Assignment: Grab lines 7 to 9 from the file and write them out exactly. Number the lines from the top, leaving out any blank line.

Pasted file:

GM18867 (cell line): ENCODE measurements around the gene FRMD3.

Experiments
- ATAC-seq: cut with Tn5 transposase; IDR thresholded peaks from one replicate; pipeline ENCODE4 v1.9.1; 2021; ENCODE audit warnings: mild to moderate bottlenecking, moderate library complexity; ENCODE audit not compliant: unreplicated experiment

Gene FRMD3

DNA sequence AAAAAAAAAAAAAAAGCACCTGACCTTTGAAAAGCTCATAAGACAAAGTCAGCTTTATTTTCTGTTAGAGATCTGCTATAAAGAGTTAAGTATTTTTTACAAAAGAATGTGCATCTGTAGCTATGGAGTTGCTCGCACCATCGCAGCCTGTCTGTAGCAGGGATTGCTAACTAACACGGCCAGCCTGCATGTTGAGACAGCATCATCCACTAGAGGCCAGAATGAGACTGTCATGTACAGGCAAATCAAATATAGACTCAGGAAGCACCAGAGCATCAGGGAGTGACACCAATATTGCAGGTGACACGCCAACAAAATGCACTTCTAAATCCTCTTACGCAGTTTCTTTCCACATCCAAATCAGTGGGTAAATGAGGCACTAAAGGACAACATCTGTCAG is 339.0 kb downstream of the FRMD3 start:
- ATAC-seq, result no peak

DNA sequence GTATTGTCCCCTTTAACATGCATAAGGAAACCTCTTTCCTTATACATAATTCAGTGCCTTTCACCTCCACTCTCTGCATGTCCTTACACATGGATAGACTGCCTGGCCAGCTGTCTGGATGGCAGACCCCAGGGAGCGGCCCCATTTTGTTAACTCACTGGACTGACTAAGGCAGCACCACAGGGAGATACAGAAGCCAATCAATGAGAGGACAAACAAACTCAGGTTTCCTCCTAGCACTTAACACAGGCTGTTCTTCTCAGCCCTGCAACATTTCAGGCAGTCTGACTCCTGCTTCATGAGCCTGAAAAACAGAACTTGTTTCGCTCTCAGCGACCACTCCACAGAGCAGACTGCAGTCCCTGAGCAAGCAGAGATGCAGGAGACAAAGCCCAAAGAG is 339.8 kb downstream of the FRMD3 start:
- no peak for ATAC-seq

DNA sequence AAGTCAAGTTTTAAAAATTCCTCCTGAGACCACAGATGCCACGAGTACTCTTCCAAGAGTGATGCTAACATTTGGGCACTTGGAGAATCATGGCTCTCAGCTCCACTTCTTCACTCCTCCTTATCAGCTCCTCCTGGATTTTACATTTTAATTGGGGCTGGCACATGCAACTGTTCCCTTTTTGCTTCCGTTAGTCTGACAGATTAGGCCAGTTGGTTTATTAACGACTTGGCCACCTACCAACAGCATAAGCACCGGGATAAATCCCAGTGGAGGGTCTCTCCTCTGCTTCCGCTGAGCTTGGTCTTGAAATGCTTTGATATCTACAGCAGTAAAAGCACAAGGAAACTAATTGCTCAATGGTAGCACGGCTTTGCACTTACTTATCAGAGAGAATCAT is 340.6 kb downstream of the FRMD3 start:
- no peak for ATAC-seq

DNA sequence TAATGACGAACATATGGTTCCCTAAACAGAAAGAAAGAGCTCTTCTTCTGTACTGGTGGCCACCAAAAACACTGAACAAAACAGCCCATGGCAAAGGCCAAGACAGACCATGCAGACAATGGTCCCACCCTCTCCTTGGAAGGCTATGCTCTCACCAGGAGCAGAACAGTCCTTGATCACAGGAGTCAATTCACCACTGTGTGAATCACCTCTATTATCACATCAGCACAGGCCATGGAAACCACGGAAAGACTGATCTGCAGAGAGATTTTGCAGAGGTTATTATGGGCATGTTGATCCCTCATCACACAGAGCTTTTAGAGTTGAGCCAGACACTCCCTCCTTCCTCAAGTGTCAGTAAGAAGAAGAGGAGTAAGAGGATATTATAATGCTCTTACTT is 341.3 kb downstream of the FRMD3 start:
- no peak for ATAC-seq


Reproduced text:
DNA sequence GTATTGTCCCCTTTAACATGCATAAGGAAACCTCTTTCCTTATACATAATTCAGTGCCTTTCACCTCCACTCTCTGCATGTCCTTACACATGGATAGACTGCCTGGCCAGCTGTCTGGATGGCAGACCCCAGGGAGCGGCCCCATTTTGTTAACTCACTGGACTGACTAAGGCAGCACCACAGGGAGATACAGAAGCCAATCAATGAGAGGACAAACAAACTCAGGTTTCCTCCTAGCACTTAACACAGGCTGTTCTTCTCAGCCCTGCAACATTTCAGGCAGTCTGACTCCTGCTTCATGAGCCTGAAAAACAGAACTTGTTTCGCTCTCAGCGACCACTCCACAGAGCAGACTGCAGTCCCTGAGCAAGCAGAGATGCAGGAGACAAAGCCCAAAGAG is 339.8 kb downstream of the FRMD3 start:
- no peak for ATAC-seq

DNA sequence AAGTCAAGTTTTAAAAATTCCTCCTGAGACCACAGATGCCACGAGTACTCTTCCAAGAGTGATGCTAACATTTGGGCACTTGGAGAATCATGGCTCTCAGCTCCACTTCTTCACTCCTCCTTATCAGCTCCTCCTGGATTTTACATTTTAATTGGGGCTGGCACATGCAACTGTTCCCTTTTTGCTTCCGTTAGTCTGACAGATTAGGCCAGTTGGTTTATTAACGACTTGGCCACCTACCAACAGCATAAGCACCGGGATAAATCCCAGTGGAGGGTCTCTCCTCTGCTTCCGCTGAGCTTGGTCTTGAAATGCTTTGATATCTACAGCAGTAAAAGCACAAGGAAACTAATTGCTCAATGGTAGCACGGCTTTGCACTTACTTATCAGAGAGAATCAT is 340.6 kb downstream of the FRMD3 start: